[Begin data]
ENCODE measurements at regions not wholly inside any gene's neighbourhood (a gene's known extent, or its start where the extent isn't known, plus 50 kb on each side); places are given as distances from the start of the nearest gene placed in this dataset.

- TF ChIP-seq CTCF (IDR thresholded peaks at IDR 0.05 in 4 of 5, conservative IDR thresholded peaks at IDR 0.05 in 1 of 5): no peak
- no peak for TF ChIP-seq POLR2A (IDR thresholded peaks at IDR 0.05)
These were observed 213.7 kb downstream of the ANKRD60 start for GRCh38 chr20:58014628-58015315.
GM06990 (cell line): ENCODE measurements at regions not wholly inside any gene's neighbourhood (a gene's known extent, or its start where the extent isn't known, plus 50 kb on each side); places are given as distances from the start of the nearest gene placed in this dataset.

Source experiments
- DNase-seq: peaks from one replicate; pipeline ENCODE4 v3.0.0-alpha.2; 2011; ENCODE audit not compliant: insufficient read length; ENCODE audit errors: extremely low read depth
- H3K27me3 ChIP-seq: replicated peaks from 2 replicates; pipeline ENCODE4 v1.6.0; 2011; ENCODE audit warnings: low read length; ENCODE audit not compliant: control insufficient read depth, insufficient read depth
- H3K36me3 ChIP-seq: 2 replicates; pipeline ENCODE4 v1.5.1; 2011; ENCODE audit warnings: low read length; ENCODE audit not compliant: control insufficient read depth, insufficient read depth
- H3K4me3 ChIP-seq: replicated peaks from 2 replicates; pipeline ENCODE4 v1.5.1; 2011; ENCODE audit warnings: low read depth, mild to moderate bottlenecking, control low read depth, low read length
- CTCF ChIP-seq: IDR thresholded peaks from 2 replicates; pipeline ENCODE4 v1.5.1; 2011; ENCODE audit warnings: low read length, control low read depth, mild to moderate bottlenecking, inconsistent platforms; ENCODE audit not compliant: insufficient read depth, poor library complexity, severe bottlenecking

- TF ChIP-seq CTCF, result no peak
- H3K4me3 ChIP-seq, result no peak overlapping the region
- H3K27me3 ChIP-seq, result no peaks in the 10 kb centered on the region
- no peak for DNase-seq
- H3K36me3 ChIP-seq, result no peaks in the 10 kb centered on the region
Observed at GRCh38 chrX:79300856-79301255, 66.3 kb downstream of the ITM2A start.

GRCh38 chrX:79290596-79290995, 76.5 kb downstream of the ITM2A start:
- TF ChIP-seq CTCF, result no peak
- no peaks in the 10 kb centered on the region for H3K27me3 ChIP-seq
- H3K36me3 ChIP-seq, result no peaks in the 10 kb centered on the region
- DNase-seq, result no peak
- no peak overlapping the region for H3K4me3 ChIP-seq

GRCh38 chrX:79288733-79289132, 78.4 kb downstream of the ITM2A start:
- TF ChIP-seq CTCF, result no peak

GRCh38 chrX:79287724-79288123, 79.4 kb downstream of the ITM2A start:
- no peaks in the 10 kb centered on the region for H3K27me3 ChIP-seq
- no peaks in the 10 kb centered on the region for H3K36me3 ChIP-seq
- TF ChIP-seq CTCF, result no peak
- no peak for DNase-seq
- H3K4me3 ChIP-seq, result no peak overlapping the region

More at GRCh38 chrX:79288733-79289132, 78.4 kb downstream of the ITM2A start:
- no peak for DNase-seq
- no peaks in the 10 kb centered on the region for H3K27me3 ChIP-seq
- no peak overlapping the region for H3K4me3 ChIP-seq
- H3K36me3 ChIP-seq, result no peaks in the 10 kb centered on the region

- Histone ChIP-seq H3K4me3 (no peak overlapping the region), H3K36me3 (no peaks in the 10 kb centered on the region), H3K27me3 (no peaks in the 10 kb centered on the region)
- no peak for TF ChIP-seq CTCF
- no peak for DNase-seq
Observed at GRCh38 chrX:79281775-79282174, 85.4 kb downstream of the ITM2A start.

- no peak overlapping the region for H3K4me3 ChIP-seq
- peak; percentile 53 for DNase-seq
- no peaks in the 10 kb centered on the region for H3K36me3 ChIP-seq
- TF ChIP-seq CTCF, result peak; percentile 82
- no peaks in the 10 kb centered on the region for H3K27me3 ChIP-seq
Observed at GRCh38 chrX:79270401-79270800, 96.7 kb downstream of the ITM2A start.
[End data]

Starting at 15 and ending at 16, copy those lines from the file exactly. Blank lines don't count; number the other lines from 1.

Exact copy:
- no peak for DNase-seq
- H3K36me3 ChIP-seq, result no peaks in the 10 kb centered on the region